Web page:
In general, the necessary contents of a mechanic’s lien include:
Note that most states have additional requirements or unique components when it comes to the content of a mechanic’s lien.
After the mechanic’s lien is prepared, it’s time to record it. At this point of the process, the issues to be aware of are the deadline, where to record the lien, and notice requirements.
The deadline to record a mechanic’s lien can be anywhere from two months to a year after the work or materials were last provided or the project was completed.
Depending on the state, mechanic’s lien recording deadlines can be impacted by:
Since the deadline to record a mechanic’s lien can be difficult to accurately calculate—and is a deadline that cannot be missed—the best thing is to record a mechanic’s lien as soon as possible.
Mechanic’s liens are recorded in the county where the property subject to the lien is located.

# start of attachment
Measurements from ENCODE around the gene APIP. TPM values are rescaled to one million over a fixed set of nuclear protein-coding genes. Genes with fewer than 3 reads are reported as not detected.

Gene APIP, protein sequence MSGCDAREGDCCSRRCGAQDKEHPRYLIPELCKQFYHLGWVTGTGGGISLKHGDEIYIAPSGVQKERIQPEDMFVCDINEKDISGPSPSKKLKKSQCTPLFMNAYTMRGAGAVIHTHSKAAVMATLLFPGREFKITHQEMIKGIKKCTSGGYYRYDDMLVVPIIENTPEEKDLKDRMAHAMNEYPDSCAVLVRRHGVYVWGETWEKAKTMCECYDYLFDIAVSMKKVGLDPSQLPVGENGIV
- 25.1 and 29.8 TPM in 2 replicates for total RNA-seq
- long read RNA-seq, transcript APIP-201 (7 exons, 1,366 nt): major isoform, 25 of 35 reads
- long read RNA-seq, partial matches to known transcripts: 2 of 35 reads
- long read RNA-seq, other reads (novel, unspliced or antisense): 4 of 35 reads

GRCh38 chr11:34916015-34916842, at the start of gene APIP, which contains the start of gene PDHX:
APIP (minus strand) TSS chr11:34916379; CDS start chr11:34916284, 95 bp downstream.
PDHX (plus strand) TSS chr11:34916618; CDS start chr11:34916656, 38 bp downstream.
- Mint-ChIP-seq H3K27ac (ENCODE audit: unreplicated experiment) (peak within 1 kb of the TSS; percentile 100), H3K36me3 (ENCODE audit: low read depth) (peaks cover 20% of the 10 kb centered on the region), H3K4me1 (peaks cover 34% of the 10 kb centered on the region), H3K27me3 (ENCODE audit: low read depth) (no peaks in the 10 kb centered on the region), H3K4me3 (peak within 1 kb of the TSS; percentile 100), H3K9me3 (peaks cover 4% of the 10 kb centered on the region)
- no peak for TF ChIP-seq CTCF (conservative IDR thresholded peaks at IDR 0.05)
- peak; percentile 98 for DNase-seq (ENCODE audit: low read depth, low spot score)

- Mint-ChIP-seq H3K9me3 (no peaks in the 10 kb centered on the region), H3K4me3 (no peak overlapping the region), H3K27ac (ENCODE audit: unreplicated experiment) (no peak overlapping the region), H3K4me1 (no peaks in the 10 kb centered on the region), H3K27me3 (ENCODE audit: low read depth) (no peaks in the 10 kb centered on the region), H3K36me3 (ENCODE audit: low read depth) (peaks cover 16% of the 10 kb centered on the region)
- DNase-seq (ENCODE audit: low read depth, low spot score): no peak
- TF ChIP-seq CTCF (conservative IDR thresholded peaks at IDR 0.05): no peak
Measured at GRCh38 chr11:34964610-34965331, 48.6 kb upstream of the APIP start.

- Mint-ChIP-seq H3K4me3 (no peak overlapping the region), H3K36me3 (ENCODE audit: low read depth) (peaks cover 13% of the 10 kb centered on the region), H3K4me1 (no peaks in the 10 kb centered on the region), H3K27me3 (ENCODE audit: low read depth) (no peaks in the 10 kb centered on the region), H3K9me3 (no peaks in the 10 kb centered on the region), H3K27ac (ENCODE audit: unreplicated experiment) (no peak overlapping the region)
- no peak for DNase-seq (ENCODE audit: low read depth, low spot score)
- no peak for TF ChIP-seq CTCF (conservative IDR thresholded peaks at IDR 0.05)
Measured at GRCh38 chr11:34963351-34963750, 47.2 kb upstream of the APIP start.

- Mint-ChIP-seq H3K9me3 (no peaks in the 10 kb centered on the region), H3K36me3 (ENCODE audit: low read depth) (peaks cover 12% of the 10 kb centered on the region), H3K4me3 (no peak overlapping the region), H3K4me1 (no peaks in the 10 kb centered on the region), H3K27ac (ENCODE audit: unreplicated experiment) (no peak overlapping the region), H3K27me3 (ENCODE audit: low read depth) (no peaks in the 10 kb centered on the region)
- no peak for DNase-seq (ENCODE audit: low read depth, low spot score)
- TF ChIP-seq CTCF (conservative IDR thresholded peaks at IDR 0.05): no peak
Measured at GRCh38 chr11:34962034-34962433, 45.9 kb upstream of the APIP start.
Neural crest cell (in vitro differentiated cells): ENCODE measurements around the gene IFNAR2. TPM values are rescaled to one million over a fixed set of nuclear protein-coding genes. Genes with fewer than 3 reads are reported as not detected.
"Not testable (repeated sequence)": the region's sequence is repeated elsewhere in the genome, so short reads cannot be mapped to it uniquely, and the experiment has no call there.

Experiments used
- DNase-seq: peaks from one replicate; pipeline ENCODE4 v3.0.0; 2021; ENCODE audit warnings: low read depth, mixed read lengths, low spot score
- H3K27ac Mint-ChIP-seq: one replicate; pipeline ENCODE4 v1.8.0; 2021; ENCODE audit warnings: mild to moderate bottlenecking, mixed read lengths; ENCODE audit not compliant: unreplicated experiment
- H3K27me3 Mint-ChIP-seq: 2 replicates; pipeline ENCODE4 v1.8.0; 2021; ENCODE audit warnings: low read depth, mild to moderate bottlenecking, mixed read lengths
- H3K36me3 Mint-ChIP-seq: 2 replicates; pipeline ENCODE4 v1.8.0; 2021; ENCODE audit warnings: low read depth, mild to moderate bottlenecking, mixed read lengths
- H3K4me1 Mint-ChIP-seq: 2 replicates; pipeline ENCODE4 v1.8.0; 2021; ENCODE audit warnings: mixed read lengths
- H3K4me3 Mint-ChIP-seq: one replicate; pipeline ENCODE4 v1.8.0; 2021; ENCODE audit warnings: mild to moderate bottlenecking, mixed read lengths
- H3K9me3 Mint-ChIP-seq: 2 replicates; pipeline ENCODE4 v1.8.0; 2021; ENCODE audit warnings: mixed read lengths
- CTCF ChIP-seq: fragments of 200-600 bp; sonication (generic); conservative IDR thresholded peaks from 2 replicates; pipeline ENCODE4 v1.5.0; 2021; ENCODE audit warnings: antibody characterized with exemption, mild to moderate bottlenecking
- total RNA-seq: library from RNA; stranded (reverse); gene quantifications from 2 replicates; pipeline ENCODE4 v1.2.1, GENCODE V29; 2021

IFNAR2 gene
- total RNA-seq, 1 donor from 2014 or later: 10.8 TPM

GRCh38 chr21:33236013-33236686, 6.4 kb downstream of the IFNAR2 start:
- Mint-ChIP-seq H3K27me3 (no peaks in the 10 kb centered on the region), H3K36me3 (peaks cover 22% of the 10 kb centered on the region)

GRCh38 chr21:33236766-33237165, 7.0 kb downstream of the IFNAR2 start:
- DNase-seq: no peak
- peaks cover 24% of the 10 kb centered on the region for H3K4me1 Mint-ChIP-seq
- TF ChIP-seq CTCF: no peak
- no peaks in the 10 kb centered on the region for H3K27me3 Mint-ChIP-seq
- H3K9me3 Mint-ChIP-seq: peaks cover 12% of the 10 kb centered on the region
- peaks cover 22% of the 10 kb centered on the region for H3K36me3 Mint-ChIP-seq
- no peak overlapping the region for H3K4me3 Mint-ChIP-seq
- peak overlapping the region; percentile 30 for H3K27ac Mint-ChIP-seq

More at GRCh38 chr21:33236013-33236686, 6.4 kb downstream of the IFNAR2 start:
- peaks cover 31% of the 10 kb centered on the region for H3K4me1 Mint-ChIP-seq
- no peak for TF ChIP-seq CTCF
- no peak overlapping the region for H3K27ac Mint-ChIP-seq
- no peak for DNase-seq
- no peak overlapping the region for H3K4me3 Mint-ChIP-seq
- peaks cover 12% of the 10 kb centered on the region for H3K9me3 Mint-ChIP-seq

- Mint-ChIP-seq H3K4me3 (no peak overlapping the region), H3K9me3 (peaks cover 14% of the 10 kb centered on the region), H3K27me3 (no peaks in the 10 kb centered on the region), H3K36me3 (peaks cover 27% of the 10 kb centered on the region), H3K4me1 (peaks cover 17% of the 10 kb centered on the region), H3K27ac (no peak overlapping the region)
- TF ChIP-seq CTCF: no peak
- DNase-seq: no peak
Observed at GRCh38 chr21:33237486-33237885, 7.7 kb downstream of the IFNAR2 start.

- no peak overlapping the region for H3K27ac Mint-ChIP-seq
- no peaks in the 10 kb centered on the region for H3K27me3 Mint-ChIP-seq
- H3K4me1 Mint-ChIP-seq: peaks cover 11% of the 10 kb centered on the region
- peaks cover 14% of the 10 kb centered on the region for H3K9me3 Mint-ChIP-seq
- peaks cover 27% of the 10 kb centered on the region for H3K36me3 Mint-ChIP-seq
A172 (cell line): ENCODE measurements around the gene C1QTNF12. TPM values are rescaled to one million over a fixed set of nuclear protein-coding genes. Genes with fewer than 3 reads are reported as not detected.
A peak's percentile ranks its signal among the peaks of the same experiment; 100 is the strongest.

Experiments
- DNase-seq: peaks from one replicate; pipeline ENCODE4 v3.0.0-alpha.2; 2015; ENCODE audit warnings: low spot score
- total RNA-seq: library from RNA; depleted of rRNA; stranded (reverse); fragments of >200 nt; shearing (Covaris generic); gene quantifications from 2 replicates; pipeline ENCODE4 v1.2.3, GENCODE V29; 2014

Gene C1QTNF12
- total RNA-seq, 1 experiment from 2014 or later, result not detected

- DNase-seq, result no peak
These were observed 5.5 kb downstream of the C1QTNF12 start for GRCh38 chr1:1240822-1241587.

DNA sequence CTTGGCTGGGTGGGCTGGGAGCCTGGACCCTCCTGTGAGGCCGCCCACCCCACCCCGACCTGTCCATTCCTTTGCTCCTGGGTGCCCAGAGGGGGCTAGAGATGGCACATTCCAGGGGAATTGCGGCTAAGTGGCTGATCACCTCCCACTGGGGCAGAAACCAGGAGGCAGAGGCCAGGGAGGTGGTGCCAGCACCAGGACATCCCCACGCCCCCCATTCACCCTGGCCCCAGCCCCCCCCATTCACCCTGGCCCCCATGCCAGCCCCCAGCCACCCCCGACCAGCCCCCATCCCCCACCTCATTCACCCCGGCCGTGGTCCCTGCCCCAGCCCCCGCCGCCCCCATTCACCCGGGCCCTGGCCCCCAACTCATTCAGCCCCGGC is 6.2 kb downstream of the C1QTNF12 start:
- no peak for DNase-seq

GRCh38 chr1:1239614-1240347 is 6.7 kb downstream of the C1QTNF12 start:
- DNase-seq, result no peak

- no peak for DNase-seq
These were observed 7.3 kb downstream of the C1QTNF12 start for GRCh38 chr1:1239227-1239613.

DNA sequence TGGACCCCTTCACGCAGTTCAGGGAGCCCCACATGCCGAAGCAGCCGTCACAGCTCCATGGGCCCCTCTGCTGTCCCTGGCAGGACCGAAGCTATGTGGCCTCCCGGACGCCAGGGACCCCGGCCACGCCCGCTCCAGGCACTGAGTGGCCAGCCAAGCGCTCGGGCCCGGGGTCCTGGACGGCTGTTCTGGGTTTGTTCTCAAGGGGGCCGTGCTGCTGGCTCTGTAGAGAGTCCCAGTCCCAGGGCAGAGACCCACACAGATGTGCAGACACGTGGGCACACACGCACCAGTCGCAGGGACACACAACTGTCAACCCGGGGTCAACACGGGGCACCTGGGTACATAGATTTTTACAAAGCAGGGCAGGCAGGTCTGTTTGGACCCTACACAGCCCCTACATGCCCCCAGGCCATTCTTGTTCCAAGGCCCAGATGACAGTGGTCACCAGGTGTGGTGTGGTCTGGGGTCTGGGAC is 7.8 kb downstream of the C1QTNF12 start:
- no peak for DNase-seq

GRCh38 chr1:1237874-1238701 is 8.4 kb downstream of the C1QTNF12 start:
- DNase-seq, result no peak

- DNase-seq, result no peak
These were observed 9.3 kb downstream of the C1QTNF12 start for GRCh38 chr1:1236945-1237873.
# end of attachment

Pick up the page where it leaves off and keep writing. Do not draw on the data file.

Every county has a specified location where mechanic’s liens are recorded. In most states, this place is called the county recorder’s office or the county clerk’s office.
Almost all states require notice of the recording of a mechanic’s lien. Serving the property owner personally or by certified mail, return receipt requested, at the time (or shortly after recording the lien) satisfies the notice requirement in most states. Exact deadlines vary.
Failure to provide timely notice of the recording of a mechanic’s lien to the property owner can result in a lien claimant forfeiting their right to recover costs and attorney fees in an action to enforce the lien. In some states, such as Pennsylvania, it can cause an otherwise valid mechanic’s lien to be voidable, as seen in Americo Construction v. Four Ten, 227 A.3d 421 (PA 2020).
Enforcing a mechanic’s lien becomes necessary if the lien’s recording does not prompt payment. To enforce a mechanic’s lien, the claimant files a lawsuit in the county where the lien was recorded. The lawsuit will seek to foreclose on the mechanic’s lien and force the sale of the property. The proceeds of the sale are then distributed to the parties who have encumbrances on the property in order of their priority.